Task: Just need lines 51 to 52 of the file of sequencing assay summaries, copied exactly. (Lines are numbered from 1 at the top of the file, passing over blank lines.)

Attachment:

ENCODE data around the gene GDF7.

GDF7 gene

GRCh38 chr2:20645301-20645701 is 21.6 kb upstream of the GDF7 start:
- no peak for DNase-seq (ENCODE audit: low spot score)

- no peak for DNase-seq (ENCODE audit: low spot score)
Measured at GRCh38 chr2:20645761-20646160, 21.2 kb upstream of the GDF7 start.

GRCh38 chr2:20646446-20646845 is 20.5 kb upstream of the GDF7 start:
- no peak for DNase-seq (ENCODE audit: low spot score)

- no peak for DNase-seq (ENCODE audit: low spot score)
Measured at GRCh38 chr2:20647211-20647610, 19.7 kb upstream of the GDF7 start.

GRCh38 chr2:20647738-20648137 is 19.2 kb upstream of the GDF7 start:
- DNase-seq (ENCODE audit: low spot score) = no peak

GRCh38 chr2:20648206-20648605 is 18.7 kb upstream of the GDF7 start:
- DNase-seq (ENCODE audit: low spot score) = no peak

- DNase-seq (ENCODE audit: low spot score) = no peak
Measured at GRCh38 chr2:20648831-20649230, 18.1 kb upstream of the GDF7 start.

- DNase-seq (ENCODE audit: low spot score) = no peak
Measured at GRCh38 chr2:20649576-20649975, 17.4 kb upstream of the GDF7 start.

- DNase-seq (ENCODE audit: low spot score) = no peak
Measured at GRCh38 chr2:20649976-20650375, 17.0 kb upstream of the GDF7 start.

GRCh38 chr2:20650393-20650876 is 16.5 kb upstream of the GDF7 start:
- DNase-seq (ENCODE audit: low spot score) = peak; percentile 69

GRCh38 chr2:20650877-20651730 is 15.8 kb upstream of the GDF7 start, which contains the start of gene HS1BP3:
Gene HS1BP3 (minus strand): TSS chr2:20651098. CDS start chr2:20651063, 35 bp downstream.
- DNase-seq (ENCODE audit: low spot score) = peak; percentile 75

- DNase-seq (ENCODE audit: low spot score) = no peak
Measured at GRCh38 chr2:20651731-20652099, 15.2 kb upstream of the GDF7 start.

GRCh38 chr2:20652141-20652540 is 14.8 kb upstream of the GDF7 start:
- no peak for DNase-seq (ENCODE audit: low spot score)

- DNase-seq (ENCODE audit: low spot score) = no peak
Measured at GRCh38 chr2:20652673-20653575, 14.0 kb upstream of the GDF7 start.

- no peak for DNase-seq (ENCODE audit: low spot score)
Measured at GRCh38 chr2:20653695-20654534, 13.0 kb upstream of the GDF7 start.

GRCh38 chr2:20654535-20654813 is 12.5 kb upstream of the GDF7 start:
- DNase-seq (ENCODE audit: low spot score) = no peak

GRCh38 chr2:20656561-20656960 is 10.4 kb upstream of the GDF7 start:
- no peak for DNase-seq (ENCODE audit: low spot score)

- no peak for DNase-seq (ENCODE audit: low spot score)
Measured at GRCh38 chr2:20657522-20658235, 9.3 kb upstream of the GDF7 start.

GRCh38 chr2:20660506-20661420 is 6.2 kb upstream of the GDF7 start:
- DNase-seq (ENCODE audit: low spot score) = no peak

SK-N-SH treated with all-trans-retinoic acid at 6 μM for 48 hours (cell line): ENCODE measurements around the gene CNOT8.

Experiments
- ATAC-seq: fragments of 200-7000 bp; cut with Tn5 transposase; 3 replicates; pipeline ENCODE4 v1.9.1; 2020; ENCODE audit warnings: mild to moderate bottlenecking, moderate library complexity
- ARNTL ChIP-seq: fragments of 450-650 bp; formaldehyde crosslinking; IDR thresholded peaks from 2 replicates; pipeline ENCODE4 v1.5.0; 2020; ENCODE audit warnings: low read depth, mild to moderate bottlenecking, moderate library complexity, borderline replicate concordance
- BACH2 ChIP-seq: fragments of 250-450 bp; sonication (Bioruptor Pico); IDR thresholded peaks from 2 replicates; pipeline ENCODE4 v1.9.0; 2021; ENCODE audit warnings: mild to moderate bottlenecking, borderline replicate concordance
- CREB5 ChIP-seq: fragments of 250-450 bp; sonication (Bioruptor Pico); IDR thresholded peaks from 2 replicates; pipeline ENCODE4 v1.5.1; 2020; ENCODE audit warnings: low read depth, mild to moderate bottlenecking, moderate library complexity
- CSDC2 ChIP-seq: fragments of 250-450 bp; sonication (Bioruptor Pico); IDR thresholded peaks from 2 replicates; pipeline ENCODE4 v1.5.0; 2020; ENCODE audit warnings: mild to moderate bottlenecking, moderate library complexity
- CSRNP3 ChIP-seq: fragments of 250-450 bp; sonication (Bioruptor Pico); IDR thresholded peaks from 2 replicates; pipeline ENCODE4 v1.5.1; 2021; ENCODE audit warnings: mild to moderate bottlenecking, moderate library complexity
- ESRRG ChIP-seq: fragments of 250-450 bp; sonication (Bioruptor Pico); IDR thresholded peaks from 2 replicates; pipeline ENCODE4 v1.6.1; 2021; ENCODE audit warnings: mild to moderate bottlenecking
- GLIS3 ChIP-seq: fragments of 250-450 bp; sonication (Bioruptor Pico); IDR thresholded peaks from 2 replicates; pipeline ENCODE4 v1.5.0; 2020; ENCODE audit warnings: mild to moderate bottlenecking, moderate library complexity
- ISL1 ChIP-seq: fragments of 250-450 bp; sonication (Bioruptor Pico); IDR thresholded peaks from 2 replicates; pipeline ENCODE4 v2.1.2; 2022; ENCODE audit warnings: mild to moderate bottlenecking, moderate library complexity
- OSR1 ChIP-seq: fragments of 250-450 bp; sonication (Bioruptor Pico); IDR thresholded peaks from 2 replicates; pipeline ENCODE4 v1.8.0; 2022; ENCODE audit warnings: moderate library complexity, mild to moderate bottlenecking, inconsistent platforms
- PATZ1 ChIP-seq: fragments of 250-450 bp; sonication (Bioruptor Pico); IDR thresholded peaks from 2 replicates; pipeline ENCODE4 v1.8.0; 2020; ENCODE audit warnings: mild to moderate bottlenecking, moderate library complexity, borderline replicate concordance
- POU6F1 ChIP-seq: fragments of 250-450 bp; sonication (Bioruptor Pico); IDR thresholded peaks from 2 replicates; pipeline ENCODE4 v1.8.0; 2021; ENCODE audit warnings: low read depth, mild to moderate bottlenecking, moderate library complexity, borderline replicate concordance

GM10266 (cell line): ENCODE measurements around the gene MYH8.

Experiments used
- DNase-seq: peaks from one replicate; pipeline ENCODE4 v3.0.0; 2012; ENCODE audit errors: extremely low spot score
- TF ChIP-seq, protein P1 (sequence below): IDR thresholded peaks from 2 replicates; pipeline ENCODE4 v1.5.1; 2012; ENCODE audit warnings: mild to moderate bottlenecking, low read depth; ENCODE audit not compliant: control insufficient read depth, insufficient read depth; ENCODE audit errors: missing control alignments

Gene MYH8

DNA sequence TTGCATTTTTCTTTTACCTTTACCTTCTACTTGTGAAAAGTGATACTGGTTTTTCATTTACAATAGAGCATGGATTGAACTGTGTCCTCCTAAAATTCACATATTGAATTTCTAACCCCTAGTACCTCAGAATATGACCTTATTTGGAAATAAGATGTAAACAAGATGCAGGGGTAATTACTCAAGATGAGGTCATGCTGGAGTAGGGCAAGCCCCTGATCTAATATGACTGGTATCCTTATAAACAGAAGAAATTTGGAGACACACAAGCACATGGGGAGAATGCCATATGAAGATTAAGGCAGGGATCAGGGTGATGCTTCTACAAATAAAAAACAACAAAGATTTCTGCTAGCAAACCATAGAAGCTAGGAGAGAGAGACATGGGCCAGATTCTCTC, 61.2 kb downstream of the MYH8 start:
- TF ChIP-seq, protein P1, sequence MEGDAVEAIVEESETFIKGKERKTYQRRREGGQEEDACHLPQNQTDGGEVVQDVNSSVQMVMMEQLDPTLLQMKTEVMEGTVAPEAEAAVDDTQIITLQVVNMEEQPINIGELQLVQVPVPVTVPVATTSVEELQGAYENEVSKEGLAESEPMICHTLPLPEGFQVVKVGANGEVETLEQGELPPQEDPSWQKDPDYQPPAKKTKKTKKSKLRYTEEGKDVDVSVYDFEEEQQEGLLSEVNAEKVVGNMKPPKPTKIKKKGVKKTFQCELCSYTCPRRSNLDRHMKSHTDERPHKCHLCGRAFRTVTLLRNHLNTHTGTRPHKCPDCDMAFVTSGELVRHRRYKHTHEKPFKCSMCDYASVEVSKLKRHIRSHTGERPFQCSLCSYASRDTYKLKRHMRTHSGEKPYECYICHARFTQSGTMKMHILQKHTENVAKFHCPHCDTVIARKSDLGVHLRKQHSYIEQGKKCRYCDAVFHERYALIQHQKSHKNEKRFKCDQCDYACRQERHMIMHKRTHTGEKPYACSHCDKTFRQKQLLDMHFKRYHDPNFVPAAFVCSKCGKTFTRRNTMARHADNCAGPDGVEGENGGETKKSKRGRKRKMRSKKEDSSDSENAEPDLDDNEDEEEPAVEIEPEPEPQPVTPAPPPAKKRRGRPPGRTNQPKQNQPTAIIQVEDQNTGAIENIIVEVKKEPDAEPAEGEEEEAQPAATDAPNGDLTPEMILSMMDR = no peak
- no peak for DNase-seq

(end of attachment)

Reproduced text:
- GLIS3 ChIP-seq: fragments of 250-450 bp; sonication (Bioruptor Pico); IDR thresholded peaks from 2 replicates; pipeline ENCODE4 v1.5.0; 2020; ENCODE audit warnings: mild to moderate bottlenecking, moderate library complexity
- ISL1 ChIP-seq: fragments of 250-450 bp; sonication (Bioruptor Pico); IDR thresholded peaks from 2 replicates; pipeline ENCODE4 v2.1.2; 2022; ENCODE audit warnings: mild to moderate bottlenecking, moderate library complexity